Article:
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November 28, 2011

Harmonised fares systems are the ticket to success

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THE lack of integration between national booking systems can be a major obstacle to cross-border rail travel. Philip Martin, head of marketing for Amadeus Rail tells Keith Barrow why standardising distribution networks will be a crucial step towards achieving the European Commission’s targets for increasing rail’s modal share.

The dramatic eruption of Icelandic volcano Eyjafjallajökull last April gave rail operators in Europe a unique opportunity to demonstrate the advantages of rail to passengers who, in many cases, rarely travel by train. With flights grounded for six days, many air passengers switched to international rail services to complete their journeys. Operators across Europe reacted swiftly, running additional trains to meet the surge in demand.

While this was undoubtedly a public relations success, many regular air passengers were reminded how difficult it can be to obtain information about international train journeys and the challenges of booking tickets involving multiple operators. Mr Philip Martin, head of marketing for Amadeus Rail (pictured), argues that an integrated journey planner would have been invaluable in this situation. "The Icelandic volcano illustrated how inadequate the current system is in terms of international journey planning," he says.
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"The continuing absence of an integrated journey planner is a stumbling block. Railways need to share information externally with third parties, and in turn provide the traveller with the ability to actually find rail travel."

One of rail's key competitive weaknesses is its inability to compete with other modes at the point of booking. "Railways need to apply much more pressure at travel decision time, the time when people need to be able to see rail as a viable choice for their journey," says Martin. "In its White Paper, the European Commission (EC) said there must be more cooperation between rail operators to make this sort of thing work effectively. The first step must be to conquer rail-to-rail connectivity, and a large-scale distribution system can join things up. It's a question of embracing the needs of the traveller. If a booking process is seen to be difficult, the journey will be perceived as difficult as well."

Martin argues that European rail operators should be looking to emulate the success of the three major aviation alliances - Star Alliance, Oneworld and Skyteam - which have expanded to encompass dozens of airlines serving hundreds of destinations around the world. The Railteam alliance launched amid much fanfare in 2007 has so far achieved little in the way of integration. "Alliances between operators may be the way to go, but they need to be on a grander scale than what has been done so far if they are to offer an accessible product that takes full advantage of an expanding high-speed network," says Martin.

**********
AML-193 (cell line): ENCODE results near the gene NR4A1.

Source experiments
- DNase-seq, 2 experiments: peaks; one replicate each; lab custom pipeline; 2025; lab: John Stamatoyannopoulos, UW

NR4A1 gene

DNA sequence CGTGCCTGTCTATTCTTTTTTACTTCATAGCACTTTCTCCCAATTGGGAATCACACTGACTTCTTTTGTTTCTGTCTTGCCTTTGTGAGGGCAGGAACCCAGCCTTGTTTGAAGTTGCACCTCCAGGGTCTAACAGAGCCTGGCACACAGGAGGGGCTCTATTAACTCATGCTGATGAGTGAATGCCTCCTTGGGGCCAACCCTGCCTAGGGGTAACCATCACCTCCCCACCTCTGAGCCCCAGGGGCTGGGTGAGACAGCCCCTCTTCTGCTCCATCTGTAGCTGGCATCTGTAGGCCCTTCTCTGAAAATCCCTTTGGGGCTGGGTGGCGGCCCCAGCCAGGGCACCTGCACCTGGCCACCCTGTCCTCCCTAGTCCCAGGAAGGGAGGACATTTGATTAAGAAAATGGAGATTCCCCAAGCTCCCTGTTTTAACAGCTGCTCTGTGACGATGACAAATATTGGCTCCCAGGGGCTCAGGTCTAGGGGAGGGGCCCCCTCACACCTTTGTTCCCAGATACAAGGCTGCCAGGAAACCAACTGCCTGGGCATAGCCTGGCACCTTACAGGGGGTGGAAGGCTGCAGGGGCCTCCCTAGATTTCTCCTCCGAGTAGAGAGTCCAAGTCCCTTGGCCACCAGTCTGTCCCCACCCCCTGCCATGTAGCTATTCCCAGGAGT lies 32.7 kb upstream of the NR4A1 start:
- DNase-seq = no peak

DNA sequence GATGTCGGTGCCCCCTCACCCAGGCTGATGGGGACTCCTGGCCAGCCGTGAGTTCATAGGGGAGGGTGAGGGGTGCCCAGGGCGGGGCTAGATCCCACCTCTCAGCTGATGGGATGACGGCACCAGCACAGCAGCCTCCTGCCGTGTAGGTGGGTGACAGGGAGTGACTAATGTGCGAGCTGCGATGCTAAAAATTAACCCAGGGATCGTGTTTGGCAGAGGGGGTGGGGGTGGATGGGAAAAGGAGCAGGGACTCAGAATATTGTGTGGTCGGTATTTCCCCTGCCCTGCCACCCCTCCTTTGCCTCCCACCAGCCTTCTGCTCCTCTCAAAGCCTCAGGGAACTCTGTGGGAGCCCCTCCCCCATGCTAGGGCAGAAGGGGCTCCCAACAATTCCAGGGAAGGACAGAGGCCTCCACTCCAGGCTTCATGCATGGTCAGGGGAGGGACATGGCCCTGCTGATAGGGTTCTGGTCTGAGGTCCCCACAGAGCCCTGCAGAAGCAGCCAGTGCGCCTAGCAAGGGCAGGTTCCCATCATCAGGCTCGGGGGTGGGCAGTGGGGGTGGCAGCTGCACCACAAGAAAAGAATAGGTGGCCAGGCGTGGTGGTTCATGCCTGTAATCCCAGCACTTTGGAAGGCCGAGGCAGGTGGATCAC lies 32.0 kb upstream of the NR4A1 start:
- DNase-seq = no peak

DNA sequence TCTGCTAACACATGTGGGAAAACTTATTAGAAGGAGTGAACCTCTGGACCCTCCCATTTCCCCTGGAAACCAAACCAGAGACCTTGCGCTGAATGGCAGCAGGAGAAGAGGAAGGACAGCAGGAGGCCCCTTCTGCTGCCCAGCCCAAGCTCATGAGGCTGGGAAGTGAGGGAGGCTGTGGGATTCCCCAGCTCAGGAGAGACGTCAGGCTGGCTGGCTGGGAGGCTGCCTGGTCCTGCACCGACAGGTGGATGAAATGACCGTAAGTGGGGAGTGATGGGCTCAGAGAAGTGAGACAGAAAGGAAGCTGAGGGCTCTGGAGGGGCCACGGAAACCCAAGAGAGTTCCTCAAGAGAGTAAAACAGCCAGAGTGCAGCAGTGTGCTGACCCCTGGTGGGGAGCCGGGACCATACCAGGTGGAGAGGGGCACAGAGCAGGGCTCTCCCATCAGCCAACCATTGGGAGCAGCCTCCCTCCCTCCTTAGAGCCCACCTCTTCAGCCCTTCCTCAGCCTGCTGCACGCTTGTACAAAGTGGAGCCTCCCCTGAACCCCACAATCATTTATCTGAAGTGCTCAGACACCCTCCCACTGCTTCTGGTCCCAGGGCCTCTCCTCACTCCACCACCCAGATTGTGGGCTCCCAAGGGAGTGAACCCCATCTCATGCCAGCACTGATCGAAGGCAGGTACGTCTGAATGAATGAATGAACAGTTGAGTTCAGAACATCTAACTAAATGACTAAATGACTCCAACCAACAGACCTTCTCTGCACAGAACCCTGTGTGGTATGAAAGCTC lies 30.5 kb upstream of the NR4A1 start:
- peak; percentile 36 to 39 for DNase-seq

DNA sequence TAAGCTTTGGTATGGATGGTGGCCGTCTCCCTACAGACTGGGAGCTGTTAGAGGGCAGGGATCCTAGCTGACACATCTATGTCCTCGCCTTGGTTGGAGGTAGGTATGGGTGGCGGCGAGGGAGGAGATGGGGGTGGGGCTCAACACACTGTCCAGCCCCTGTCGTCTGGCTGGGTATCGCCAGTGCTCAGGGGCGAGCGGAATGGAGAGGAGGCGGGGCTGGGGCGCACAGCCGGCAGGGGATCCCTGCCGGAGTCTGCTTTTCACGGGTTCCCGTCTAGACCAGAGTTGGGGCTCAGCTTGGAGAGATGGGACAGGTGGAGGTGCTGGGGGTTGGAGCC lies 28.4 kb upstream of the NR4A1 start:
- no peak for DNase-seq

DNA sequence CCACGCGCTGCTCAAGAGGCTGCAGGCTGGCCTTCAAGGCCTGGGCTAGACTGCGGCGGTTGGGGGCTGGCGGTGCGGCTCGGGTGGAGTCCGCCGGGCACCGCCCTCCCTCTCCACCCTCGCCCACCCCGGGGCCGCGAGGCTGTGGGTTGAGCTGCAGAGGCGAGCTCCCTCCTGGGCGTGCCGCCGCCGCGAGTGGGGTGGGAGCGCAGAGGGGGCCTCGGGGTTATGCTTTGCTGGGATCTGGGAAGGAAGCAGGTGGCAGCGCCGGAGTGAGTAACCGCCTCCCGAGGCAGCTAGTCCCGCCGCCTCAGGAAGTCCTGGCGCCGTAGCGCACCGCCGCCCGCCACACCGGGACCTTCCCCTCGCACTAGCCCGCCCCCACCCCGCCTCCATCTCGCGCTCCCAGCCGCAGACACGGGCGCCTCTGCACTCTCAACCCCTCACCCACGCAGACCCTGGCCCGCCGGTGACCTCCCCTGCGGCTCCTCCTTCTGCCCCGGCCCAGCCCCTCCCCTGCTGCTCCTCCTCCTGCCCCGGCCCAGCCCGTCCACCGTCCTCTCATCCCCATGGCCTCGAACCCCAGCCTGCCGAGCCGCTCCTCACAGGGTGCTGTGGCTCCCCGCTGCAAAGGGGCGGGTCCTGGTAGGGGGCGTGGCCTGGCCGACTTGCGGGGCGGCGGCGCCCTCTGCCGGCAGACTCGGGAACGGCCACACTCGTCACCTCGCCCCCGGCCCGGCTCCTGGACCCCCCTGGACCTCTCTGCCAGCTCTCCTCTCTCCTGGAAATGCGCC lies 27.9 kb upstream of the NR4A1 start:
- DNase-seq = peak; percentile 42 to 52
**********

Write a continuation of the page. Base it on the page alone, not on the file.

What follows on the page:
The Telematics applications for passenger services TSI (TAP-TSI) recently adopted by the European Commission may go some way towards standardising rail distribution systems and simplifying interfaces between operators, ticket vendors, and other transport modes.

Martin suggests establishing common standards like this will encourage harmonisation and interoperability, as they have already done in other sectors. "The air, hotel and car hire industries all sell their products in a standardised way, and they all agree on a way to do this successfully, with multiple sales channels making booking accessible to the customer," says Martin.

"The TSI will bring rail into a larger distribution system encompassing these industries and that will make things much easier. The new standards will make it much easier to integrate a rail element into a passenger journey that involves a bus connection, car hire or a flight."

An important characteristic of the TSI is that it requires the display of other modal options in a standardised format, making a direct comparison between rail with air much more straightforward. "Once information is open and available, the global distribution system can work with it," says Martin.

Some commentators have argued that liberalisation and the European Union's focus on fostering a competitive rail market has stymied any possibility of integrating booking systems, but Martin suggests the opposite is true. "Competition actually accelerates the opportunities to profit from collaboration on distribution systems," he says. "The faster you get standards in place, the quicker you can build alliances and get the product working properly before your competitor enters the market. In the context of open-access, distribution will be critical for rail - operators will need to get their products to their customers at the right time and in the right place."

Automating and centralising distribution allowed airlines to concentrate on serving customers, which in turn led to greater competition and better customer service. Airline alliances share information about customers to ensure they are treated consistently around the globe, and Martin argues rail should make the same transition. "There would need to be a phased plan to move to a community model to reach the level of integration achieved by the airlines," he says. "The reward for doing this would be an enormous distribution network. Technology can transform the system for both the passenger and the operator."

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